This was an impulsive buy at the local secondhand bookstore, as first and foremost, the cover caught my eye. It seemed almost comedic, so I was under the impression it would include some sort of black humour. I was wrong, however, and was confronted with over the top depictions of rape and incest that were heavily integrated into the plot itself. Don’t get me wrong, I love werewolves; the more brutal the better, but this was the first time where such disturbingly sexualised topics dominated the pages. It became apparent that important story elements were sacrificed in order to rush the plot along, and focus primarily on graphic content. I should also mention that I don’t have any issues with graphic content concerning sex, however if I feel such matters damage the overall story, then that’s where my problems lie. Despite being a short book, a lot actually happens; there’s before, during and after prison, as well as the rut melee with a lot in between. There certainly were interesting characters and predicaments that Skinner got himself into, but they were so underdeveloped that I just couldn’t get a proper sense of them.

Let’s start with the prison and Skinner’s relationship with Cheater. There appeared to be a connection between them, or something I couldn’t quite grasp. Cheater’s dream and use of the term “Prince” was certainly interesting, but it was so ridiculously vague. I also felt that the friendship in itself was bewildering, as Skinner, of whom was supposed to be a “good guy”, was perfectly fine with his companion stealing and murdering. If this had of been fleshed out, with time given to properly establish them both, then it just might have made sense. This goes for the later half of the book as well, where things rapidly progressed until Skinner was suddenly of great importance.

I actually liked Skinner to an extent, and I enjoyed that his life took a radical turn into the world of claws and teeth, but I couldn’t attach myself nor particularly care what came of him when his development left a lot to be desired. As a person, Skinner often fluctuated between being decent and being rather questionable, with what actually drove his actions leaving nothing but confusion. I think the intention was for him to be the unexpected hero; the good man thrown into the fray and always coming out on top - which I, ultimately, didn't care for. Don't even get me started on the last minute romance attempt, because it was positively absurd.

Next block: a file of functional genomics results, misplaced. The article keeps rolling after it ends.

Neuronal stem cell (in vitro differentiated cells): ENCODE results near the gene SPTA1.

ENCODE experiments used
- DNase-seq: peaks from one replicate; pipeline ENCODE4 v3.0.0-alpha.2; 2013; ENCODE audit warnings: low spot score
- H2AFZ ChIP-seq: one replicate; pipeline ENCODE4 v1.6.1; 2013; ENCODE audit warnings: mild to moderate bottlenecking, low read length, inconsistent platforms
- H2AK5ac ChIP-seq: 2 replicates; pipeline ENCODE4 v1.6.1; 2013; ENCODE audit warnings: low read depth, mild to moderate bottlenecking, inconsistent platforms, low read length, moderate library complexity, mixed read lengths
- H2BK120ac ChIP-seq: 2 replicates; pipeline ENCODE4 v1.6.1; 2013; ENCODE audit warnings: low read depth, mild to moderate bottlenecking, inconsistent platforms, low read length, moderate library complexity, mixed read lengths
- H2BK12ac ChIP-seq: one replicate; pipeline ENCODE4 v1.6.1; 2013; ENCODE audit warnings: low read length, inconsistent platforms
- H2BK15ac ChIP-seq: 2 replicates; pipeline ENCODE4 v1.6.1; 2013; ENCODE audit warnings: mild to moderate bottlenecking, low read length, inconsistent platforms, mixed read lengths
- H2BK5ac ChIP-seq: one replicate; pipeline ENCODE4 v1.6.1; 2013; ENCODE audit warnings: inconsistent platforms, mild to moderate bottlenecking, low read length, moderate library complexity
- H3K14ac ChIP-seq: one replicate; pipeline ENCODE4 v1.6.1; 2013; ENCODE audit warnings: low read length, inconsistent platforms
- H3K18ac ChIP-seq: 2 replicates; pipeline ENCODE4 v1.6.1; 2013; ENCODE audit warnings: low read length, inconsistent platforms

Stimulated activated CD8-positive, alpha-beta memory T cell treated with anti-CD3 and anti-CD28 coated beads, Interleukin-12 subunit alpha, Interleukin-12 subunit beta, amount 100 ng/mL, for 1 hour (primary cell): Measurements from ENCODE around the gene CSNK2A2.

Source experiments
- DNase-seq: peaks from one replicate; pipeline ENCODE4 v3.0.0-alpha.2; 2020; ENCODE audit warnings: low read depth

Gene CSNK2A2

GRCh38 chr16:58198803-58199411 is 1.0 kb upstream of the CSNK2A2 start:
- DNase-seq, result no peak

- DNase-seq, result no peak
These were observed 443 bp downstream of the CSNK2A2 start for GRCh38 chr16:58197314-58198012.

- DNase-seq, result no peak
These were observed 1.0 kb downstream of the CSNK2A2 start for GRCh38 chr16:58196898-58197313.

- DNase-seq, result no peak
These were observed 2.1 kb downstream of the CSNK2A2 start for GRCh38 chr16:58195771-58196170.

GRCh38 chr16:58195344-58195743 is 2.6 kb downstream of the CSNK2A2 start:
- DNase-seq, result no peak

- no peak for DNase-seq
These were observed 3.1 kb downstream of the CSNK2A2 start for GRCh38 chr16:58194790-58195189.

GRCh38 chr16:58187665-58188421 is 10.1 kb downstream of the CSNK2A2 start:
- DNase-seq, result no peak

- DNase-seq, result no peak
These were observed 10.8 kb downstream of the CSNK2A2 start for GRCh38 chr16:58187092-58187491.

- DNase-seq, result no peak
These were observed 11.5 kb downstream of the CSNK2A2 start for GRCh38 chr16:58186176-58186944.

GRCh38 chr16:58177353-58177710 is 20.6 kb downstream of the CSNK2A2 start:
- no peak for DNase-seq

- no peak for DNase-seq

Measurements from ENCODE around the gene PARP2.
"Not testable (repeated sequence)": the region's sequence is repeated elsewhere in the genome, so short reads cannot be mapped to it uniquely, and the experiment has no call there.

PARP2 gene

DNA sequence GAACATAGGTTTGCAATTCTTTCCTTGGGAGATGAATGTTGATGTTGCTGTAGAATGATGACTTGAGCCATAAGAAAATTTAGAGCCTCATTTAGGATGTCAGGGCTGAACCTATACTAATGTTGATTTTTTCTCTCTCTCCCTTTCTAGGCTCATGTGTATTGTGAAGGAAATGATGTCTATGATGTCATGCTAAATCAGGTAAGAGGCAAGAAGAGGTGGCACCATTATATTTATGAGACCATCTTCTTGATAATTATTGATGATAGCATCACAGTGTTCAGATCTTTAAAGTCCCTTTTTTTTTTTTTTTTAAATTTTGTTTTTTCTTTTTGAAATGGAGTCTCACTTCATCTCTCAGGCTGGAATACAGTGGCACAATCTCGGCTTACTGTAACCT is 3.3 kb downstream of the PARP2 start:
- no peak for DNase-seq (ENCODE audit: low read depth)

The shock factor loses its value if overexposed, at least in my case. Sure, the first rape scene (of a dog, I might add), was very much unpleasant, but each taboo subject thereafter only numbed me further. By the end, I wasn't even remotely surprised by what transpired. It was, without a doubt, very curious that Collins decided to go down the route she did - painting the species of "vargr" in a very ugly light, moreso than the usual bloodthirsty monsters of the genre. As it was, I had a hope that the entire race would perish.

In conclusion - I've changed my initial rating to accurately reflect my thoughts, from three stars to only two. It was overly rushed to appropriately develop the plot and characters, instead relying upon disturbing content to carry it through. A shame, as the concept itself was intriguing.

Notable Quote:

"The vargr are all belly and eyes. They desire all that they see. And that which they can not have - they destroy. Completely and utterly."

© Red Lace 2018

Wordpress ~ Goodreads ~ Twitter

 

Source: redlace.reviews/2018/07/13/wild-blood-by-nancy-a-collins
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review SPOILER ALERT! 2018-07-07 03:43
The Butterfly Garden by Dot Hutchison
The Butterfly Garden - Dot Hutchison

The Butterfly Garden by Dot Hutchison
My rating: 4 of 5 stars

He's accurately named the "Gardener", as in his possession is a most enchanting garden, with its own collection of delicate butterflies. He cares for them; feeds them, grooms them, even mourns them when they perish, but he's also the reason they expire, for he is their captor. Taken from their lives and branded as property, the young women must endure their time as a beloved butterfly.